Alfred Kitchin was a man of principle. He not only
showed this by his demonstrative leaving Nazi Germany when the statue
of Felix Mendelssohn-Bartholdy had been torn down. But also in his
very personal style of piano playing from which he would not deviate.
is reported that pianist Robert Teichmüller studied with
Johannes Brahms. Teichmüller lived from 1863 till 1939.
He was an authority and somewhat authoritarian too. It is this pedagogue
with whom Alfred Kitchin studied in Leipzig. One of Teichmüller's
publications was "International Modern Piano Music" (1927)
and undoubtedly he may have introduced young Alfred to the music of
Béla Bartók and many more contemporary composers of
the era. And although Kitchin recorded short pieces by Bartók,
Casella and Kodály, his preferred music remained that of Franz
Schubert, Wolfgang Amadeus Mozart and Ludwig van Beethoven.
was born on January 23, 1910, in England, in the years which forebode
the turbulence of the First World War. After the disaster, the Kitchin
family moved to Switzerland, that was in 1923 to be precise. After
studying in Switzerland for several years, it became apparent that
his talent asked for a higher level of instruction. That is when he
went to study in Leipzig with Teichmüller.
few years later Kitchin went to live in Vienna. When
asked by Marcel Prawy to make recordings for the Remington label,
in early 1950, Alfred Kitchin had already made a name for himself
and had reached maturity as a performer, despite the fact that World
War Two had been an idle period as far as studying and concertizing
were concerned. In 1939 he had left Germany, Austria and Switzerland
far behind him and joined the British Army. After World War II he
had returned to Austria, to Vienna, to the musical culture he loved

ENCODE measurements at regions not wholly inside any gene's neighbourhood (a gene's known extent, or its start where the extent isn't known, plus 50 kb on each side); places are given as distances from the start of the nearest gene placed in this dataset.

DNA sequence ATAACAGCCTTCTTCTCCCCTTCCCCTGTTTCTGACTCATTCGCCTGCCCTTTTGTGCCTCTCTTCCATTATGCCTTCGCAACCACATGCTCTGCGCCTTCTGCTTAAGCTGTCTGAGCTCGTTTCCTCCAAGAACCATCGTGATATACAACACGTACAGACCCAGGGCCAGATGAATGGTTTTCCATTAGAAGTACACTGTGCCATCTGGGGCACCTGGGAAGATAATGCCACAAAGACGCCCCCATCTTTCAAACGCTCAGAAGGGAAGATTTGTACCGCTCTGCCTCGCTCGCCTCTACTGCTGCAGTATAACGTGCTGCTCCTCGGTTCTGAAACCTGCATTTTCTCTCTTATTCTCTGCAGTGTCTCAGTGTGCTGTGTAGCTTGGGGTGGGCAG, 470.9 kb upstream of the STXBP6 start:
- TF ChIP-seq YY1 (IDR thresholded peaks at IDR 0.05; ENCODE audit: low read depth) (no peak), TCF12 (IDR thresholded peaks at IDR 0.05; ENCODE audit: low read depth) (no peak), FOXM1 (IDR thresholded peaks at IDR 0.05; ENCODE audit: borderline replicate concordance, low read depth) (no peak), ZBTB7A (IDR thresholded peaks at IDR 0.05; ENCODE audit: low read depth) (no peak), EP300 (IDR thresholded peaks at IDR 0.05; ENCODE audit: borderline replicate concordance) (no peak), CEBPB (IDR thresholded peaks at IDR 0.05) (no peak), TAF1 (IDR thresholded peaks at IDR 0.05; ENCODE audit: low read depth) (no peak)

so much. There he lived until 1961 when he was offered the post of
professor at Trinity College of Music, London.
He died on December 12, 2003 at the age of 93.
course Alfred Kitchin had several other teachers like Carl Steiner
and Paul Weingarten (a pupil of Emil von Sauer and of Robert
Fuchs) in Vienna, but Teichmüller must have had a significant
impact on Kitchin, laying down the fundament for his convictions.
Teichmüller advocated that especially the works of Brahms should
be played at a much slower pace than most pianists do, as Brahms himself
had told him. This rule may have been transposed somewhat to works
of other composers too.
listening to Alfred Kitchin's recording of Mozart's Fantasy
(Fantasie KV 457), one hears the slow tempo, the high level of concentration,
one hears pure, precise playing, well phrased and without extrovert
drama. Very much unlike what is the custom of today. And Mozart's
Sonata K 545 has a remarkable lightness and ease. Kitchin's music
making is exempt of emotion, yet has intimacy and one can imagine
that a live performance would give the audience plenty of time to
absorb the music in detail and be absorbed by it completely. However
when his Beethoven's Appassionata becomes teutonic, the execution
is lacking in technical precision, which is most certainly caused
by the pressure that, while recording the movements, they had to be
executed - if possible - in just one take!
Kitchin on Remington:
R-199-6 - Beethoven: Sonata Op. 13 in C minor "Pathétique"
and Op. 57 in F minor "Appassionata" (released in the Spring
R-149-4 - Mozart: Allegro from C Major Sonata - coupled with Felicitas
Karrer (Schubert), Alexander Jenner (Chopin), and Jörg Demus
R-149-22 - Mozart:
Fantasy K 457 & Sonata No. 15, K 545 (released in the Spring of
1951; but no longer listed in Remington's 1953 catalog and then released
on the Plymouth label)
Gabor's Plymouth label the same recordings were issued:
P-12-16: Alfred Kitchin's Pathétique (Beethoven) but now
coupled with Alexander Jenner's Moonlight Sonata (Beethoven)
P-12-48 - Beethoven: Sonata No. 23 Op. 57 in F minor "Appasionata",
Mozart: Fantasy K 475 and Sonata No. 15 in C major K 545 (dubbings
of the Remington recordings)
recordings were made later in his career. A rarity among these is
a 7 inch 45 rpm Amadeo/Vanguard disc on which Alfred Kitchin
plays "Little Pieces of Great Masters" (Kleine Stücke
César Franck (Les plaintes d'une poupée), Alfredo Casella
(Preludio, Carillon), Béla Bartók (Left Hand Study,
Old Hungarian Tune, Jeering Song, Andante tranquillo), and Zoltan
Kodaly (Children Dances No.1 and No. 4) - AVRS EP 15079. And there
are the Thorofon CDs. On CTH-2062 he plays Schubert's Sonatas D 568
and D960, and on CTH-2011 we find Miniatures by Schubert (Waltzes,
Ecossaises, Ländler, Deutsche Tänze/German Dances, etc.)
Kitchin died at age 93 on December 12, 2003.
A. Bruil, July, 2007 - This page will be extended and updated.